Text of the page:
The vast majority of data centres in Africa are located in these three countries, with growing interest to expand to more developed ones, such as Morocco, Egypt and Ghana. Teraco Data Environments, the owner of the largest data centre on the continent, is only located in South Africa.

“For our part, we choose markets that are in their early stages of digital transformation, whether for regulatory reasons – such as Ethiopia, where new telecoms licences have still not been awarded to operators – or because of a lack of existing internet infrastructure, like in the DRC,” says Mullins. “We believe that by moving forward quickly in these secondary markets, we can play an important role.”

Lubumbashi, a strategic crossroads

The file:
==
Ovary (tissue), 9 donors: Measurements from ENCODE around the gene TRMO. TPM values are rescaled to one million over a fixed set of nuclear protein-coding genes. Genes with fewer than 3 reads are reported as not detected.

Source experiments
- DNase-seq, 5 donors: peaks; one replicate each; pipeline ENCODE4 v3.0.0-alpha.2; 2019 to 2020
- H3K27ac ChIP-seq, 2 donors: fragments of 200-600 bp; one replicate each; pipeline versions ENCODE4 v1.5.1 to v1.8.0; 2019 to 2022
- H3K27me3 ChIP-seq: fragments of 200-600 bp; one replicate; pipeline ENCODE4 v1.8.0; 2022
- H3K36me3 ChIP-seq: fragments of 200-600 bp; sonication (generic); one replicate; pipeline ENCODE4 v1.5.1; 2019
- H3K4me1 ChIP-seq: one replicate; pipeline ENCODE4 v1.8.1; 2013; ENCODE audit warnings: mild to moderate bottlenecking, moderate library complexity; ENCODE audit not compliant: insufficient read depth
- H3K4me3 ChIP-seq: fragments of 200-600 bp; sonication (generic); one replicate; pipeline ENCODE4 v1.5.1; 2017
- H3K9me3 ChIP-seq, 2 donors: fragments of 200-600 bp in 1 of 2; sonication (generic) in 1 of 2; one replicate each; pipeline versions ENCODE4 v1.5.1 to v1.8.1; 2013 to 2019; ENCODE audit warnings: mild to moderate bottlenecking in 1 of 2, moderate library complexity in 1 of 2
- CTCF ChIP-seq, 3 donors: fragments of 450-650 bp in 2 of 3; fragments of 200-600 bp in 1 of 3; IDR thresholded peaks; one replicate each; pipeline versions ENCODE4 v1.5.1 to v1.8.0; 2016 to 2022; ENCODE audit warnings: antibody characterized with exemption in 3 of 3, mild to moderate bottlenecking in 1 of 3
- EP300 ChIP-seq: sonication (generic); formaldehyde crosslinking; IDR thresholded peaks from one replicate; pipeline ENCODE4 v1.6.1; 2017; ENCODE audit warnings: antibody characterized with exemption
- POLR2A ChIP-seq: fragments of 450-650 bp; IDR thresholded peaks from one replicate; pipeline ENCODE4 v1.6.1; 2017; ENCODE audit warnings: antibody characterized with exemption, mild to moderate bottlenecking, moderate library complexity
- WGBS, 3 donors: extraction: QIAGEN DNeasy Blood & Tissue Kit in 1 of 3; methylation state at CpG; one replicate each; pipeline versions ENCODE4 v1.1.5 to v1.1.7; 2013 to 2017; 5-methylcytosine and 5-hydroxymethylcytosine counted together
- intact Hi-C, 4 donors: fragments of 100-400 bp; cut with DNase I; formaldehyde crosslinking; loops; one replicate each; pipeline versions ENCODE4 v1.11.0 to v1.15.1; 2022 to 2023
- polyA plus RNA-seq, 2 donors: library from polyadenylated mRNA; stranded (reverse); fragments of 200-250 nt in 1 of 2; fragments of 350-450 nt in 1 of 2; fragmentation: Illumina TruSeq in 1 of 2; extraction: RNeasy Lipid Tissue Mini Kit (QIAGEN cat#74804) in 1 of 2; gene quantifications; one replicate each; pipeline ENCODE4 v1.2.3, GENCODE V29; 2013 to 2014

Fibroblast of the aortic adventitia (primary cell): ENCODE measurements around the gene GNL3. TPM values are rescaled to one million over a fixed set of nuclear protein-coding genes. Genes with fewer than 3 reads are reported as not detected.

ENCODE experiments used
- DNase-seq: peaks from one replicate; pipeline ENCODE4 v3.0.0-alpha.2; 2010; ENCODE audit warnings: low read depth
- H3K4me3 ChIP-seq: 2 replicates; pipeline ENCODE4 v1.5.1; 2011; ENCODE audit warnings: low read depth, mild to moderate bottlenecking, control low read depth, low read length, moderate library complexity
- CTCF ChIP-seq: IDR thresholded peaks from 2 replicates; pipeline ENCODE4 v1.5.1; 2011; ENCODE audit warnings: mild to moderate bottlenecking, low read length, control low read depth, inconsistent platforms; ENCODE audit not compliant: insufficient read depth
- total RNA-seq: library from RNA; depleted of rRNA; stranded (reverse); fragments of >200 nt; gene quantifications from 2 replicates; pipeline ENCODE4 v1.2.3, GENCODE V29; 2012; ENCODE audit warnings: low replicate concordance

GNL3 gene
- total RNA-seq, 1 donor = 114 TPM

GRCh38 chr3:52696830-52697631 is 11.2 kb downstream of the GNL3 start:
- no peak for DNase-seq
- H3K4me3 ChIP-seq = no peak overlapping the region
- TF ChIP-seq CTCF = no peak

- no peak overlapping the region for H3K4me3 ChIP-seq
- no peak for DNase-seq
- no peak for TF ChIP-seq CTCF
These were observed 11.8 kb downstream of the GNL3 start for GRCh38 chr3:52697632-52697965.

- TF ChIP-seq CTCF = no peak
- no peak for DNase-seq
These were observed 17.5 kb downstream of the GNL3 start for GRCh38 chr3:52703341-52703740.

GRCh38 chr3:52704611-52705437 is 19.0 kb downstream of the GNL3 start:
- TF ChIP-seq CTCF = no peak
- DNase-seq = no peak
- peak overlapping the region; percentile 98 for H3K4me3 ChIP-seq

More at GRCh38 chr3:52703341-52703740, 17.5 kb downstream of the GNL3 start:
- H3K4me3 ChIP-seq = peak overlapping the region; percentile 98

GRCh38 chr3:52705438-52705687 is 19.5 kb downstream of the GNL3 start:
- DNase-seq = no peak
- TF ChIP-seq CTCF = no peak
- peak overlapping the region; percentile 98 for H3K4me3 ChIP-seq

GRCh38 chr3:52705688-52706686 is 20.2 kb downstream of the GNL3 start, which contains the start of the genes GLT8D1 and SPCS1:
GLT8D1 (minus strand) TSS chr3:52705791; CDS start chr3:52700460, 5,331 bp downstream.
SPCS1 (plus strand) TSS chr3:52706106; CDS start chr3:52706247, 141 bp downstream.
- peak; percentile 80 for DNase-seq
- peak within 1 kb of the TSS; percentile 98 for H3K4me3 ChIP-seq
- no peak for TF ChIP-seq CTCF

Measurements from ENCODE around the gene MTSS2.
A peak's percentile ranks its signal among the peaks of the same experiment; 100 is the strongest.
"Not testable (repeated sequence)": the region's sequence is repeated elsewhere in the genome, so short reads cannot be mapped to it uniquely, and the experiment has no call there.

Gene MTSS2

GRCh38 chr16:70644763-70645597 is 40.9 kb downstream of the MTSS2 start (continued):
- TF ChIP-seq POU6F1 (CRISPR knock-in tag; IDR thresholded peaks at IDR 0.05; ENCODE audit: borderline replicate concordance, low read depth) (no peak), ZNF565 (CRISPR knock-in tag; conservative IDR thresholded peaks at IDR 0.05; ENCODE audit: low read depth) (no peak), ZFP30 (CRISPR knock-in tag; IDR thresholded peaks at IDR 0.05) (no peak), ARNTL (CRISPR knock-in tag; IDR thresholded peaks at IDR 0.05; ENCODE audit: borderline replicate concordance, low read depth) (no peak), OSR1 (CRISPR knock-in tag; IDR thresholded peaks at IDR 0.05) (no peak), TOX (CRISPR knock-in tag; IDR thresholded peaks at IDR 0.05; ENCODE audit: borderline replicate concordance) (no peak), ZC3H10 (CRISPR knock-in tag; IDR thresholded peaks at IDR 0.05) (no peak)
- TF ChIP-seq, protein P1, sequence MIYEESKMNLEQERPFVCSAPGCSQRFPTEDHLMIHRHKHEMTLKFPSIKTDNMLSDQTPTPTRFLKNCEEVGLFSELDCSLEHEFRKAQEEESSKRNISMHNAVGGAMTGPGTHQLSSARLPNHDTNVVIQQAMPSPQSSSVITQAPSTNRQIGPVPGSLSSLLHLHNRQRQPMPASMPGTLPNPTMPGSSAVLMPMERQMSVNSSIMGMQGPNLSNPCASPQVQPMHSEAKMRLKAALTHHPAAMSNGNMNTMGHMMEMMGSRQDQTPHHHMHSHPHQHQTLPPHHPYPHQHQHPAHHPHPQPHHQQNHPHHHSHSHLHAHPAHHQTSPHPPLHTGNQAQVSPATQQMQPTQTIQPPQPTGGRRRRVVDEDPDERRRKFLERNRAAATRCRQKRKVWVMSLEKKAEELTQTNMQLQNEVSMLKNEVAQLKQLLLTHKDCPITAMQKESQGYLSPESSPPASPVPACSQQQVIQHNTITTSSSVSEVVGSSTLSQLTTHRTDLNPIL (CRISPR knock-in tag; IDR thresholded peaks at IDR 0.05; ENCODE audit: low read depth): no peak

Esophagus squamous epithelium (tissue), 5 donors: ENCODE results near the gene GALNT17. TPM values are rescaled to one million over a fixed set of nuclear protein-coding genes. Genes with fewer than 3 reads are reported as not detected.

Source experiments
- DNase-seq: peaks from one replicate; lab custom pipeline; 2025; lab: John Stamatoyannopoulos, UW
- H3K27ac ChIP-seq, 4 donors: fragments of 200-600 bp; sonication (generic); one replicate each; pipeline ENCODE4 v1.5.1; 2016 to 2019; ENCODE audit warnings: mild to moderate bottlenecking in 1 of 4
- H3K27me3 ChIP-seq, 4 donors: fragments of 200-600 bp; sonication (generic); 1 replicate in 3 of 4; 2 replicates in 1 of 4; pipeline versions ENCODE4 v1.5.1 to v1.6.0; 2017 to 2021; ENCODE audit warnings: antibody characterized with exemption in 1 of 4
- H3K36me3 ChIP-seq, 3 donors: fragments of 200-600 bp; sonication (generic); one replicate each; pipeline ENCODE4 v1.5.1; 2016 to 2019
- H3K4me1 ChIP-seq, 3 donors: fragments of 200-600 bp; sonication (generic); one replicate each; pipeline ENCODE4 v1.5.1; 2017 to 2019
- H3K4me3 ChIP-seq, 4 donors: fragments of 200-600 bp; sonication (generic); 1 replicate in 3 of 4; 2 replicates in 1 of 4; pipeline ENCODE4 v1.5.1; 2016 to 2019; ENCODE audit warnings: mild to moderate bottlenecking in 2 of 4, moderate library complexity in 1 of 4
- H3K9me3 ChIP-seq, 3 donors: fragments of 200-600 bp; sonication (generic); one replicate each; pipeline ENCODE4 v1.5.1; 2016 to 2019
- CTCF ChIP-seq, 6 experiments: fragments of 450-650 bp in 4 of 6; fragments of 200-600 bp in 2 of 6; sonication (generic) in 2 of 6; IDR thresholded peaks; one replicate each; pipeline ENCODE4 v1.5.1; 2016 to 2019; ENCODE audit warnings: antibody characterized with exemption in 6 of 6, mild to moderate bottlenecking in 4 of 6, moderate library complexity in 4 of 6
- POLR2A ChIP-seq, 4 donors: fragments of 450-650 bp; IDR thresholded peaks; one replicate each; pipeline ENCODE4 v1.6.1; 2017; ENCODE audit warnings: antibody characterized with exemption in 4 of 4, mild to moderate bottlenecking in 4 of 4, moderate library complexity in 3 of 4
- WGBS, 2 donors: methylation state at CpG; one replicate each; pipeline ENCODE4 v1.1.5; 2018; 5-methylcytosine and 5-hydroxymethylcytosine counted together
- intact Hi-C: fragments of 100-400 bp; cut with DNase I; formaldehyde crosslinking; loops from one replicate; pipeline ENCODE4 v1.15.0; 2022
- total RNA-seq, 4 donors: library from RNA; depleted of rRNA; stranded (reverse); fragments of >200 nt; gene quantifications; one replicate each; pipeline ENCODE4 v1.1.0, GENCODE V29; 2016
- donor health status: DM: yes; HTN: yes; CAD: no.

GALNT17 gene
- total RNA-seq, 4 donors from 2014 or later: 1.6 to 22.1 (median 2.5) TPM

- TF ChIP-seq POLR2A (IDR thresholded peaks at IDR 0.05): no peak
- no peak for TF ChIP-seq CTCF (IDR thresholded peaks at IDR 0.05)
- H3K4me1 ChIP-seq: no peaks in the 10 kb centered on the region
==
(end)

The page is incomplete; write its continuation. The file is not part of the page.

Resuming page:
The company, therefore, plans to double its facilities in Ethiopia and Uganda, and even triple them in the DRC. “In Kinshasa, the 400 racks will be used quickly,” says Mullins. Raxio will start by building a data centre in Lubumbashi because the capital of Haut-Katanga is “well placed in terms of connectivity”, due to its proximity to Zambia, Tanzania and Angola.

A second centre will then be opened in Kinshasa, “to absorb the greater demands that we see coming in the future from a few large potential customers and to support one of the current trends, in which operators who have their own proprietary data centres outsource some of the resources they need to us.”

However, Raxio’s CEO also promises that there will be “announcements made in the coming weeks with regards to other markets.”

Rwanda and Tanzania, mentioned in 2019 as next on the list after Uganda and Ethiopia, were beaten to the punch by the DRC. This was because it “quickly became obvious to us that it was a priority” due to the “enormous market” it represents and its government’s desire to increase its very inadequate internet infrastructure. In fact, DRC’s President Félix Tshisekedi launched the “National Digital Plan – Horizon 2025” at the end of 2019.